By Steven D. Levitt, Stephen J. Dubner,

Book cover of Freakonomics: A Rogue Economist Explores the Hidden Side of Everything

Book description

The legendary bestseller that made millions look at the world in a radically different way returns in a new edition, now including an exclusive discussion between the authors and bestselling professor of psychology Angela Duckworth.

Which is more dangerous, a gun or a swimming pool? Which should be feared more:…

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Why read it?

6 authors picked Freakonomics as one of their favorite books. Why do they recommend it?

Steven Levitt, Professor of Economics at the University of Chicago, has written a thoughtful book at the layperson level to help one understand how mathematical and economic tools provide insights into sensitive social issues from racism to abortion.

He delves into predicting the long-term consequences of short-term decisions. This book is not intended for the college classroom, and it is controversial, but I found it to be a fascinating read.

This book is a fascinating exploration of the hidden side of economics, revealing the surprising and sometimes counterintuitive ways in which incentives and data shape our world.

Reading it challenged my assumptions about how society works and provided me with a new lens through which to view the world. Levitt's writing is accessible and engaging, making complex ideas easy to understand and apply to everyday life.

I highly recommend this book to anyone looking to expand their knowledge of economics and gain a deeper understanding of how incentives drive decision-making.

From Mark's list on investing in yourself.

A New York Times bestseller making several journal articles in microeconomic issues, especially labor economics, easily accessible to the general public, including education choices, racial and gender discrimination, family decisions, baby-naming, and Sumo wrestling.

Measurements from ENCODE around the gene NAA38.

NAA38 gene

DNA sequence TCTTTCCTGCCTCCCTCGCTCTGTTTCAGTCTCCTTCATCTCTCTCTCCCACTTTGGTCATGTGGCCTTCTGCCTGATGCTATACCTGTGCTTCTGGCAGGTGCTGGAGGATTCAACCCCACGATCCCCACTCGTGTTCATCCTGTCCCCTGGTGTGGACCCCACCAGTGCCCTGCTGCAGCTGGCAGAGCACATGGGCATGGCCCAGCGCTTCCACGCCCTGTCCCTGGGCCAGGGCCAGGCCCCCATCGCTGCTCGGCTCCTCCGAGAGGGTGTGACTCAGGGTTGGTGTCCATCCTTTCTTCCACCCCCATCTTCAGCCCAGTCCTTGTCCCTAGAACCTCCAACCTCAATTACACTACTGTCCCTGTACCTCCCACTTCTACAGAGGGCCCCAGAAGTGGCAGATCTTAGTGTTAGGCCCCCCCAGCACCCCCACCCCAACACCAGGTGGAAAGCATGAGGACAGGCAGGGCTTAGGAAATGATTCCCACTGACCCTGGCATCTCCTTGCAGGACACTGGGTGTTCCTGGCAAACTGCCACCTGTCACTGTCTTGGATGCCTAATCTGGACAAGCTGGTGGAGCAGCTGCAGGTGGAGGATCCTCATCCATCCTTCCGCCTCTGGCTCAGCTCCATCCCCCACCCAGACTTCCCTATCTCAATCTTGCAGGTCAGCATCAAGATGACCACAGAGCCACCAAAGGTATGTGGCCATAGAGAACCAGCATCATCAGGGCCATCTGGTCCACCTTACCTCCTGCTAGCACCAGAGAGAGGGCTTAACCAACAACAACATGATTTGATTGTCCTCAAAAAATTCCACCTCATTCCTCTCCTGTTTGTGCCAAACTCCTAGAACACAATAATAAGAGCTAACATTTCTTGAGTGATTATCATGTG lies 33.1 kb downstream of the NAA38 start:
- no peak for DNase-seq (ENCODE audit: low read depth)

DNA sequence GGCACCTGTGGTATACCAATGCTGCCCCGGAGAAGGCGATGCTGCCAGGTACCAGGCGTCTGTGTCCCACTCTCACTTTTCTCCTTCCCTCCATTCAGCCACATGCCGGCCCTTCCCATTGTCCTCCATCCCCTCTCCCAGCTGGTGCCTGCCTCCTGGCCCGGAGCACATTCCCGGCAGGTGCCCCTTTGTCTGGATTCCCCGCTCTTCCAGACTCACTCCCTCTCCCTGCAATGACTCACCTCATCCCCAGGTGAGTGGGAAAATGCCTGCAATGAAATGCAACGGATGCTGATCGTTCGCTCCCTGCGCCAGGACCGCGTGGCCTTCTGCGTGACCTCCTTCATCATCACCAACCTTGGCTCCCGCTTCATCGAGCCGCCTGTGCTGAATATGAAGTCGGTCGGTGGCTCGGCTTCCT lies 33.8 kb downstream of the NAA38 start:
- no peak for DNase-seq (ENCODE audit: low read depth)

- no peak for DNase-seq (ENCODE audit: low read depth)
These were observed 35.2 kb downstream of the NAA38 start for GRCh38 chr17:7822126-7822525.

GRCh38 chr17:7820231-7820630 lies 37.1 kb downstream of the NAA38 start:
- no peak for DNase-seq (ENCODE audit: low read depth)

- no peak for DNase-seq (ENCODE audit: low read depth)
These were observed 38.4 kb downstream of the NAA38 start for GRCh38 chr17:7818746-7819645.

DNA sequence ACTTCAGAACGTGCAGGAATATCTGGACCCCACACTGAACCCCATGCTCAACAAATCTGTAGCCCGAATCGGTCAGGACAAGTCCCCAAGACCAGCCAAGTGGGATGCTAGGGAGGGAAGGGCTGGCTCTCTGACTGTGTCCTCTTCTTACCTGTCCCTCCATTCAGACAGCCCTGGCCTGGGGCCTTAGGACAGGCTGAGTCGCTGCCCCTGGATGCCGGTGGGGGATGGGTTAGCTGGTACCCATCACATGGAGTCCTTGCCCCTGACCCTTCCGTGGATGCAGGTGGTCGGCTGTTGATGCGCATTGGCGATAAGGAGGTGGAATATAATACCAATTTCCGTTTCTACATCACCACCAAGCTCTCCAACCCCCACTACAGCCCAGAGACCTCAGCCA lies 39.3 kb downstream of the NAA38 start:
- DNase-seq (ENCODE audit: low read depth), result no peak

Several humorous notes make its reading very entertaining for people of all backgrounds.

The authors do an excellent job at helping readers understand statistical concepts at a very intuitive level, which they can use when thinking about other real-world problems.

From Ana's list on getting into microeconomics.

How many books on economics top the best sellers lists? Not many, but this one did. And for good reason. 

Levitt and Dubner take an irreverent approach to explaining the economics of the world around us through great storytelling and an appeal to observations that we all make, but haven’t taken the time to really understand what is happening.

The range of story topics is wide, from cheating teachers, to the dynamics of street gangs, to television game show strategy, there is a lot here to digest. Through it all the authors reveal the true power of looking at the…

Levitt and Dubner’s entertaining bestseller explores hidden and perverse incentives that color our personal and business lives. They share real examples of how perverse incentives can affect (and taint) our decisions. My research at the University of Tennessee has identified 12 perverse incentives of outsourcing (Ailments of Outsourcing) that can plague and derail an outsourcing relationship. I like this book because it helps make the concept of perverse incentives very real and puts empirical evidence around the craziness that can happen if you don’t overlook inherent perverse incentivizes. Simply put, this book will not only make you laugh, it will…

From Kate's list on how to get outsourcing right.

Levitt is a pioneer of, and among the most successful users of, techniques of data analysis to identify causes and effects in economics. This book, based on work that won him the Clark Medal, the economics profession’s premier prize for young researchers, gives us surprising, quirky, and delightful insights into the workings of many economic, political, and social phenomena.

From Avinash's list on economics and game theory.

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